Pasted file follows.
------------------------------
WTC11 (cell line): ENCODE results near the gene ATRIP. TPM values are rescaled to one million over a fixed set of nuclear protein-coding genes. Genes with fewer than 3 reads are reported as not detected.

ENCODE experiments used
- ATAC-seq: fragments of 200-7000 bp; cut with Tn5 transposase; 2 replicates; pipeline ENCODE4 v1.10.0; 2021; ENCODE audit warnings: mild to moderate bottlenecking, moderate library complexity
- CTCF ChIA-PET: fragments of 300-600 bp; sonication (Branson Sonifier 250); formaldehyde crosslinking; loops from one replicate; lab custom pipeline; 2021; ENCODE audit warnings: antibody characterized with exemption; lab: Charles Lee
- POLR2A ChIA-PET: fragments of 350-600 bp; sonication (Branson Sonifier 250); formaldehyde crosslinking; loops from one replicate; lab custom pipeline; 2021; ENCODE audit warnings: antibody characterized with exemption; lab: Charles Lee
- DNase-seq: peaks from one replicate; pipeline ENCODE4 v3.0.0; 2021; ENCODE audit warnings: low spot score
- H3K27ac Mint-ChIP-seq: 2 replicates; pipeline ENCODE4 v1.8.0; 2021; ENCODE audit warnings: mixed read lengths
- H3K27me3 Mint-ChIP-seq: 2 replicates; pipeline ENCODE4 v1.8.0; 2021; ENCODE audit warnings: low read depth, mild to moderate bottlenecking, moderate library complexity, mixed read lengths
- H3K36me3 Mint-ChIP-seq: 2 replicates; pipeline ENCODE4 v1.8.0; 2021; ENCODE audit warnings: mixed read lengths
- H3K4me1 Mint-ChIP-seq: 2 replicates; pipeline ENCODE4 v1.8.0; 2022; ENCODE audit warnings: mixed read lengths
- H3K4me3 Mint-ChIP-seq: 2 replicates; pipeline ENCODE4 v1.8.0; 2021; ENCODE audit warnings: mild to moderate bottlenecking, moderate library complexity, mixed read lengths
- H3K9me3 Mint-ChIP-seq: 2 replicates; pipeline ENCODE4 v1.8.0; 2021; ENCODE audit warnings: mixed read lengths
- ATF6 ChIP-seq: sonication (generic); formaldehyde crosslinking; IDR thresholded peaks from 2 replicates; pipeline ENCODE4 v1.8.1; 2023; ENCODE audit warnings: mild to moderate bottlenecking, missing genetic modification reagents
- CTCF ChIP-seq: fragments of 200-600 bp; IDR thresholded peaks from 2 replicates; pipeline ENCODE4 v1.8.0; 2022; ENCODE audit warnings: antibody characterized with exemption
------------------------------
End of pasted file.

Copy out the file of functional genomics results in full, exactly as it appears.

WTC11 (cell line): ENCODE results near the gene ATRIP. TPM values are rescaled to one million over a fixed set of nuclear protein-coding genes. Genes with fewer than 3 reads are reported as not detected.

ENCODE experiments used
- ATAC-seq: fragments of 200-7000 bp; cut with Tn5 transposase; 2 replicates; pipeline ENCODE4 v1.10.0; 2021; ENCODE audit warnings: mild to moderate bottlenecking, moderate library complexity
- CTCF ChIA-PET: fragments of 300-600 bp; sonication (Branson Sonifier 250); formaldehyde crosslinking; loops from one replicate; lab custom pipeline; 2021; ENCODE audit warnings: antibody characterized with exemption; lab: Charles Lee
- POLR2A ChIA-PET: fragments of 350-600 bp; sonication (Branson Sonifier 250); formaldehyde crosslinking; loops from one replicate; lab custom pipeline; 2021; ENCODE audit warnings: antibody characterized with exemption; lab: Charles Lee
- DNase-seq: peaks from one replicate; pipeline ENCODE4 v3.0.0; 2021; ENCODE audit warnings: low spot score
- H3K27ac Mint-ChIP-seq: 2 replicates; pipeline ENCODE4 v1.8.0; 2021; ENCODE audit warnings: mixed read lengths
- H3K27me3 Mint-ChIP-seq: 2 replicates; pipeline ENCODE4 v1.8.0; 2021; ENCODE audit warnings: low read depth, mild to moderate bottlenecking, moderate library complexity, mixed read lengths
- H3K36me3 Mint-ChIP-seq: 2 replicates; pipeline ENCODE4 v1.8.0; 2021; ENCODE audit warnings: mixed read lengths
- H3K4me1 Mint-ChIP-seq: 2 replicates; pipeline ENCODE4 v1.8.0; 2022; ENCODE audit warnings: mixed read lengths
- H3K4me3 Mint-ChIP-seq: 2 replicates; pipeline ENCODE4 v1.8.0; 2021; ENCODE audit warnings: mild to moderate bottlenecking, moderate library complexity, mixed read lengths
- H3K9me3 Mint-ChIP-seq: 2 replicates; pipeline ENCODE4 v1.8.0; 2021; ENCODE audit warnings: mixed read lengths
- ATF6 ChIP-seq: sonication (generic); formaldehyde crosslinking; IDR thresholded peaks from 2 replicates; pipeline ENCODE4 v1.8.1; 2023; ENCODE audit warnings: mild to moderate bottlenecking, missing genetic modification reagents
- CTCF ChIP-seq: fragments of 200-600 bp; IDR thresholded peaks from 2 replicates; pipeline ENCODE4 v1.8.0; 2022; ENCODE audit warnings: antibody characterized with exemption